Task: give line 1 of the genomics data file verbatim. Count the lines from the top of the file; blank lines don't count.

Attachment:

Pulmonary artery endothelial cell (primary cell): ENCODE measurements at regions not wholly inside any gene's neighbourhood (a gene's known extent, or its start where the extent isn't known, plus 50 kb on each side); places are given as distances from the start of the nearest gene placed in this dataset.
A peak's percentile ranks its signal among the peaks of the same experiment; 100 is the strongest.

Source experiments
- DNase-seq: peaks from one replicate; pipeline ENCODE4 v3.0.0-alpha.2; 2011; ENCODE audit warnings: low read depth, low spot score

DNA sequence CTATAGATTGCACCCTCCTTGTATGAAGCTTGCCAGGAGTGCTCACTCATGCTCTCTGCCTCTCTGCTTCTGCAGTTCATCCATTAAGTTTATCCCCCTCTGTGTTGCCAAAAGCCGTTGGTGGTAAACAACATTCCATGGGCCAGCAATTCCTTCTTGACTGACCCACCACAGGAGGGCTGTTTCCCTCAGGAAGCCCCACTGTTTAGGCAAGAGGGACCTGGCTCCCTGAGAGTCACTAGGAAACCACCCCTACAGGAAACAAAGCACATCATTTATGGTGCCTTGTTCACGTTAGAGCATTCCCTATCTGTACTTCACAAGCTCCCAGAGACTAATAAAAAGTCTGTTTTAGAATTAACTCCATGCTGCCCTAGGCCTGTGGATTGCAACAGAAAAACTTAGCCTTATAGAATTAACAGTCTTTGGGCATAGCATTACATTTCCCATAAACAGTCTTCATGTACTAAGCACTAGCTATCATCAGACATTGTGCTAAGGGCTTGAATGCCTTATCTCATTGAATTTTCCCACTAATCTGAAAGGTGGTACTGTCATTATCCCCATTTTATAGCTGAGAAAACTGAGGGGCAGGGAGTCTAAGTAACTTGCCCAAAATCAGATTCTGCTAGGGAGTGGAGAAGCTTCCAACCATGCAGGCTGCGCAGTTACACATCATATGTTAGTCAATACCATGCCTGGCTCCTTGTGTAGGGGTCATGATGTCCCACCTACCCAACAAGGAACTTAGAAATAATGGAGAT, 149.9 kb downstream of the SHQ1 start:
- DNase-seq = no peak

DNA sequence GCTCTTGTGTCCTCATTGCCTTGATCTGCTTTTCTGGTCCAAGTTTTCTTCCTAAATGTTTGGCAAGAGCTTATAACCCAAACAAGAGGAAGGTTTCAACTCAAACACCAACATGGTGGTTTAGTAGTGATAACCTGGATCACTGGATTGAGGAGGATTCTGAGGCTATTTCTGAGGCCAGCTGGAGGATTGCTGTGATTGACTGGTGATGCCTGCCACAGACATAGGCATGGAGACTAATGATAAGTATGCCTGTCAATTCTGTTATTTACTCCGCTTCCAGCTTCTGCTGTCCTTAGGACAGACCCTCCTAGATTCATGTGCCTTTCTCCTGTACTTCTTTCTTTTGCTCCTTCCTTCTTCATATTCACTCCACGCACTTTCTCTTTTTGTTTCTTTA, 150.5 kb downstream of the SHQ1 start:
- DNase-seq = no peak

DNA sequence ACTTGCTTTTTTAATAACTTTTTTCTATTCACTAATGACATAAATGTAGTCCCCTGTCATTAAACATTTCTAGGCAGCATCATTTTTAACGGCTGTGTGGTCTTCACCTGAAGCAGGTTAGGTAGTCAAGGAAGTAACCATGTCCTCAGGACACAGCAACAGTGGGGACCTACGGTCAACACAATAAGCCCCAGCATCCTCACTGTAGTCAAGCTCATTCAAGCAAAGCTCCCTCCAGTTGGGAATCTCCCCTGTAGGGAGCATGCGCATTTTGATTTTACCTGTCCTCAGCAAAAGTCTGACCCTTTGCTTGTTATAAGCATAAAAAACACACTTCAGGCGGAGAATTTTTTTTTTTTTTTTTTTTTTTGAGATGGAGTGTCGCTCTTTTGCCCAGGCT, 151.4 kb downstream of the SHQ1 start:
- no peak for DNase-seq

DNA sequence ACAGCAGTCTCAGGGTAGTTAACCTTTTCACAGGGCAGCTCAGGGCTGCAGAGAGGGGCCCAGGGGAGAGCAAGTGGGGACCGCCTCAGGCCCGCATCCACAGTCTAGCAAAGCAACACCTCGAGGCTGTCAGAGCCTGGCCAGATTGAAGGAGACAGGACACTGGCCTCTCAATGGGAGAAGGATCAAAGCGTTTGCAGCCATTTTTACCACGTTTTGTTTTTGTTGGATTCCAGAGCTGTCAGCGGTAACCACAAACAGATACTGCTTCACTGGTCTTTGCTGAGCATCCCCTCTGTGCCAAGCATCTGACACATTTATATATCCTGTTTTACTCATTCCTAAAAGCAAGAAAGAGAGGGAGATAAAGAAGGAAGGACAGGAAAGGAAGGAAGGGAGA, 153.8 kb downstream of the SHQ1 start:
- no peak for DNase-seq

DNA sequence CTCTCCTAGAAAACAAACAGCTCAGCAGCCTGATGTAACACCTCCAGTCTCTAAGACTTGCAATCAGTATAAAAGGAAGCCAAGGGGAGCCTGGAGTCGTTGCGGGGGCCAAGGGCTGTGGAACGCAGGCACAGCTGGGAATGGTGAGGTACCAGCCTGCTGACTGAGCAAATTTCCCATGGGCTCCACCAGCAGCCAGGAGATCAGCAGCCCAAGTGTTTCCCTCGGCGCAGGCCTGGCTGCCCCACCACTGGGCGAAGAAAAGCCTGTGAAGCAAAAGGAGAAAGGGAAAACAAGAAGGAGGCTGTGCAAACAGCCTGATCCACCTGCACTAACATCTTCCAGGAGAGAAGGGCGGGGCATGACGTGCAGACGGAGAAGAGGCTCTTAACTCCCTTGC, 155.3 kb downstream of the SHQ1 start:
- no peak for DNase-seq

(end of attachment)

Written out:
Pulmonary artery endothelial cell (primary cell): ENCODE measurements at regions not wholly inside any gene's neighbourhood (a gene's known extent, or its start where the extent isn't known, plus 50 kb on each side); places are given as distances from the start of the nearest gene placed in this dataset.